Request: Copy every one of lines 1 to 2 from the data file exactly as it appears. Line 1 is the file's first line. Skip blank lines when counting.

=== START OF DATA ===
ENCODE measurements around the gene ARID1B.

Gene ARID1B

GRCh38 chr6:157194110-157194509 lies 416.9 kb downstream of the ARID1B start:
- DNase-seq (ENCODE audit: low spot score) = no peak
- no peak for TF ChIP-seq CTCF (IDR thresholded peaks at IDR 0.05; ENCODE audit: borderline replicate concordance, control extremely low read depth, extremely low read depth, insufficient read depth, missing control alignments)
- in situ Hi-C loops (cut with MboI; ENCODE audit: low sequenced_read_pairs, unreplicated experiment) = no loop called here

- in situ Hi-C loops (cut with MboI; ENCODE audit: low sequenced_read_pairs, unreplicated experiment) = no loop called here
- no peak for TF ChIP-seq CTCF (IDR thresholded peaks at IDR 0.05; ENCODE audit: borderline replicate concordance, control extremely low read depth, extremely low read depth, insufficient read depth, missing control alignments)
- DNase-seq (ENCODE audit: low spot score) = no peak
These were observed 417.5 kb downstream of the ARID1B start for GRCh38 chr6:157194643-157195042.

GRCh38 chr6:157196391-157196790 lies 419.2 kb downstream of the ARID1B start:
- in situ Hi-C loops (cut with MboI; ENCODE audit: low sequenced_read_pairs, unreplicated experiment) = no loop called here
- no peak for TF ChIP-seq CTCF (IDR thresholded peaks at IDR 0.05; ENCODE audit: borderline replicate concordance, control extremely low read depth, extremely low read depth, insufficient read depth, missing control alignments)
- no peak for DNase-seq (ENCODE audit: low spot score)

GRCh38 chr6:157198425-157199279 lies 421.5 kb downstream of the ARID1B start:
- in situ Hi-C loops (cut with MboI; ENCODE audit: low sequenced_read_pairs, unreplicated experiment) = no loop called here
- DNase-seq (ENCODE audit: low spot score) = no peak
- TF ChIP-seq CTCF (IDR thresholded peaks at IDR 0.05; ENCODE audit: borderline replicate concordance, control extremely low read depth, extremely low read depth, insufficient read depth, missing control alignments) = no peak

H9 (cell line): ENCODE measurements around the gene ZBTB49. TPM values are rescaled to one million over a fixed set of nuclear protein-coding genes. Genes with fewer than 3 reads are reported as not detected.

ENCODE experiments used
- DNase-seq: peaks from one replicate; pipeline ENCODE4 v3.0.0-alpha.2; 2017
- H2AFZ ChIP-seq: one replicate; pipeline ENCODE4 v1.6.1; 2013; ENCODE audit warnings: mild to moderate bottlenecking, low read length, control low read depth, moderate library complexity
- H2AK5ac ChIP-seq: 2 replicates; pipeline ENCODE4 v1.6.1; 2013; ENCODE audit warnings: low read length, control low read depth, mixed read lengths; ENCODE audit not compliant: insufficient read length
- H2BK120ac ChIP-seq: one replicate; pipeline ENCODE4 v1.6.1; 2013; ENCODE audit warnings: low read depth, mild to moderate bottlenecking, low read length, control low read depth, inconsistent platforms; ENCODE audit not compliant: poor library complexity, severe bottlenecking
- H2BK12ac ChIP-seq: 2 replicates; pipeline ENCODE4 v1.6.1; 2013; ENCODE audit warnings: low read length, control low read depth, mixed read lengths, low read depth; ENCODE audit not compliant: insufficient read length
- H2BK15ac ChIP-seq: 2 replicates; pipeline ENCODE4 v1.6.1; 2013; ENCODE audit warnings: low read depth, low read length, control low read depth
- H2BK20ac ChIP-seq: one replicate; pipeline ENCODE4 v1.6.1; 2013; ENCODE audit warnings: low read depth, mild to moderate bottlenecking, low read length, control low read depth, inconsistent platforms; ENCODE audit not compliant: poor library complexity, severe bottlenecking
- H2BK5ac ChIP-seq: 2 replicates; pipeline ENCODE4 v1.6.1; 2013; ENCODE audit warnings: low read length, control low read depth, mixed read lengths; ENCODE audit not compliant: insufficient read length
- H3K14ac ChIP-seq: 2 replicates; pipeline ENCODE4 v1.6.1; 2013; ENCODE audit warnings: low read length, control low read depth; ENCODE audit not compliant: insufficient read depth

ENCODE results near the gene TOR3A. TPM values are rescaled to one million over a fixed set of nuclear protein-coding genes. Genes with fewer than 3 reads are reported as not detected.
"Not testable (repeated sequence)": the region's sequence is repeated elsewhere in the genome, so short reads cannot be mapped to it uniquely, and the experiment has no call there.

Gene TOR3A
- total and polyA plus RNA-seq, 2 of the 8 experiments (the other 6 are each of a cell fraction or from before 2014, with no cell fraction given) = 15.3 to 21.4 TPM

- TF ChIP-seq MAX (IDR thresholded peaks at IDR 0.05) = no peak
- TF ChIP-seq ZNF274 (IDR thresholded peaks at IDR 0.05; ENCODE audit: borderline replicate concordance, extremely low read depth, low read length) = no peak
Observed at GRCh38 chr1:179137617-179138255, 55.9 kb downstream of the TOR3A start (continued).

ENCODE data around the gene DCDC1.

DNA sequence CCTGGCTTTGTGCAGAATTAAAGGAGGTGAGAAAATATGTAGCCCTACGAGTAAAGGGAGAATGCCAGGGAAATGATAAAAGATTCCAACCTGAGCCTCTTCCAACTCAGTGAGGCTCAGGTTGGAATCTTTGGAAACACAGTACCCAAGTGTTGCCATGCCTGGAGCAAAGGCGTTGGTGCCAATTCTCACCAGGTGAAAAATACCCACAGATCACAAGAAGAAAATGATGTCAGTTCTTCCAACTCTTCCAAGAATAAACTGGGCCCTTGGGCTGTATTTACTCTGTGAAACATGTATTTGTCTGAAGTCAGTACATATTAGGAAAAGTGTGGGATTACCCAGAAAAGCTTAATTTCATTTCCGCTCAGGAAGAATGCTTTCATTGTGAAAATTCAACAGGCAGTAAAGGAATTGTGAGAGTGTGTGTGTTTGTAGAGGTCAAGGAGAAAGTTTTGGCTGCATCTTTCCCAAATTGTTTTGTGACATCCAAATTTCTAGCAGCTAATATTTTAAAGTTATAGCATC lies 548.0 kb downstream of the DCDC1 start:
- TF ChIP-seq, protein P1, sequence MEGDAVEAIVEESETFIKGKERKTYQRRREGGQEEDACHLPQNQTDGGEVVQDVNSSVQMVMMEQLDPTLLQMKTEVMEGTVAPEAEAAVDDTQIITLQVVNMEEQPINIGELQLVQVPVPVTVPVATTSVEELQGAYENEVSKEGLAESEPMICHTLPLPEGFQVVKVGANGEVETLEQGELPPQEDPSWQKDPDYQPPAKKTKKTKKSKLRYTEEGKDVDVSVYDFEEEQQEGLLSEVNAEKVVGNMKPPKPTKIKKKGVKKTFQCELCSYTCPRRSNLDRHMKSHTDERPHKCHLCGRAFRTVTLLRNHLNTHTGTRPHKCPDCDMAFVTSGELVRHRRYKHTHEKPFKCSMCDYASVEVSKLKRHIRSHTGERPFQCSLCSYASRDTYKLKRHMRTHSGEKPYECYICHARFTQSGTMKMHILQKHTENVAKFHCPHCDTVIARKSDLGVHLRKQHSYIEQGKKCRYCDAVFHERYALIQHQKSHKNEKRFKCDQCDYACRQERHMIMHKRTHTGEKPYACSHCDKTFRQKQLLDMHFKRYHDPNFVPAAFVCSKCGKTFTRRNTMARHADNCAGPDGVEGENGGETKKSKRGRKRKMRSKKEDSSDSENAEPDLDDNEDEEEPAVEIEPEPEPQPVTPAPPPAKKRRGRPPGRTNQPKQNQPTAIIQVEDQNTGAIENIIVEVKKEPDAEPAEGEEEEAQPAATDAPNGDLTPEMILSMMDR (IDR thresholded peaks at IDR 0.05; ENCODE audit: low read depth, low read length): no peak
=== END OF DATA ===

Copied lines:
ENCODE measurements around the gene ARID1B.

Gene ARID1B